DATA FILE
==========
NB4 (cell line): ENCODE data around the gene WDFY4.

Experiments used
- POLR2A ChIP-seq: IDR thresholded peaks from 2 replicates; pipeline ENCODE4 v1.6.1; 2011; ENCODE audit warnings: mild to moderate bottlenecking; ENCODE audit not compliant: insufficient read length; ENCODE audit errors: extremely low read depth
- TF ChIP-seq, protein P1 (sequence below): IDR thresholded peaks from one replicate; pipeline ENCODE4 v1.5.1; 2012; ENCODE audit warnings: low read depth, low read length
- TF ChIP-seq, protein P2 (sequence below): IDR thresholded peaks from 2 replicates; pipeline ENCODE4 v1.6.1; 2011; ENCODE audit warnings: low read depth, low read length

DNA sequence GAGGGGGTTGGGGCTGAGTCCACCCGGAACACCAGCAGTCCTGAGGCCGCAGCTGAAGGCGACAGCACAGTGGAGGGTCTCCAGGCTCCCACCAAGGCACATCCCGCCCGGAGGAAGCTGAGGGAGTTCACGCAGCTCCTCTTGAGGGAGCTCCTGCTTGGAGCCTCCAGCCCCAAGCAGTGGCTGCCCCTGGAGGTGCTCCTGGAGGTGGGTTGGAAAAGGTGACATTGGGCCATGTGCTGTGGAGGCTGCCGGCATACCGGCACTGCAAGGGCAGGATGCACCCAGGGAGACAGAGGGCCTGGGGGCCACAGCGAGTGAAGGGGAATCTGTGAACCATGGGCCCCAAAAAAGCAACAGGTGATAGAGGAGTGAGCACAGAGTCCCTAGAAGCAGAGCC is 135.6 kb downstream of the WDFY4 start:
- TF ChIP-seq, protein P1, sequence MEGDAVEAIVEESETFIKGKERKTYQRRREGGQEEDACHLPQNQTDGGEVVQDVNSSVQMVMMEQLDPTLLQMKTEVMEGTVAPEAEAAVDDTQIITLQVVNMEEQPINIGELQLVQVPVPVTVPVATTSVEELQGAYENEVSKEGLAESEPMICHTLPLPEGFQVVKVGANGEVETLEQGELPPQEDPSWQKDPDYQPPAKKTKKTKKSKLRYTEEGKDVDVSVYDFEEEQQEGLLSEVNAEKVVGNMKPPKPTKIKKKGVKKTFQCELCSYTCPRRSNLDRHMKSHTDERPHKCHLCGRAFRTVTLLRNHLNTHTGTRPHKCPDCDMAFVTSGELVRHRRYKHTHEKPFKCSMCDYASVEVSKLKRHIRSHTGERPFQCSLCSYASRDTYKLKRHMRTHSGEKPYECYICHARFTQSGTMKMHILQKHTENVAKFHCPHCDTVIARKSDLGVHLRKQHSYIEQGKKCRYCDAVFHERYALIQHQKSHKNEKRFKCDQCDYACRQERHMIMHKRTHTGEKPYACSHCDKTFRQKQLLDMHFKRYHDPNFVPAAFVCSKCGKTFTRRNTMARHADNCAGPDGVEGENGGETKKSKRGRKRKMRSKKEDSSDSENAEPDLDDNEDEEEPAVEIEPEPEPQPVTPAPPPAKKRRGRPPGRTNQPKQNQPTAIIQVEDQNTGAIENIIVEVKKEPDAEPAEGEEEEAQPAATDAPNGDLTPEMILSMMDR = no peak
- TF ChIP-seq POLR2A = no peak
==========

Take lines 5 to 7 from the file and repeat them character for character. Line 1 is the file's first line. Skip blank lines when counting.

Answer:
- TF ChIP-seq, protein P2 (sequence below): IDR thresholded peaks from 2 replicates; pipeline ENCODE4 v1.6.1; 2011; ENCODE audit warnings: low read depth, low read length

DNA sequence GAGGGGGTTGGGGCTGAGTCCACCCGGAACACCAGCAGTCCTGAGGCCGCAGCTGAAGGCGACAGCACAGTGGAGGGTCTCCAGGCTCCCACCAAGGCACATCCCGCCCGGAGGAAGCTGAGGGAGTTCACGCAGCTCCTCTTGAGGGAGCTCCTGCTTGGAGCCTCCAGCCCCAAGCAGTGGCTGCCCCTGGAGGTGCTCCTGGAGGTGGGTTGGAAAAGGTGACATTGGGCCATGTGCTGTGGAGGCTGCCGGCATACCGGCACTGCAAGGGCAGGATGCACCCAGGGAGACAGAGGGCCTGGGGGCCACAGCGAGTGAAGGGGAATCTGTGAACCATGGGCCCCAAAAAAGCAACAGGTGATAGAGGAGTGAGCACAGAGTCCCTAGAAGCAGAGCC is 135.6 kb downstream of the WDFY4 start:
- TF ChIP-seq, protein P1, sequence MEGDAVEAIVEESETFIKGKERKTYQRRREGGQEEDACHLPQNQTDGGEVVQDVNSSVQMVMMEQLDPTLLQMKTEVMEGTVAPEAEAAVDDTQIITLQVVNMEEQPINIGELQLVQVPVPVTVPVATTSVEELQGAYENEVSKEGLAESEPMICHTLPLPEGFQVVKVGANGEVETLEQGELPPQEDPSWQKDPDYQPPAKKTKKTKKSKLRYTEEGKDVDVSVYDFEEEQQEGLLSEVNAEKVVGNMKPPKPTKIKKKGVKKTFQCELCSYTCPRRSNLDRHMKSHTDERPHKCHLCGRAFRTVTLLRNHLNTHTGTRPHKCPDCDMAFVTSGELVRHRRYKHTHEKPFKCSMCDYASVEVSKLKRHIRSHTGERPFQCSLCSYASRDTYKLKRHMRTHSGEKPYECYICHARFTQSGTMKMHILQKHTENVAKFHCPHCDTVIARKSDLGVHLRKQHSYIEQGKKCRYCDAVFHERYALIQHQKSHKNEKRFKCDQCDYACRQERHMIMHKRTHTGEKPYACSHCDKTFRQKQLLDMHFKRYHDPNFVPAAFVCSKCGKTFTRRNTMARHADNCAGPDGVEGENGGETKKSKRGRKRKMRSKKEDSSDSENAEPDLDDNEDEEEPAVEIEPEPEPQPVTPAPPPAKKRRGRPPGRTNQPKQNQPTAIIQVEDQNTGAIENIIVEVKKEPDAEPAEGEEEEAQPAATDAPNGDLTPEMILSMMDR = no peak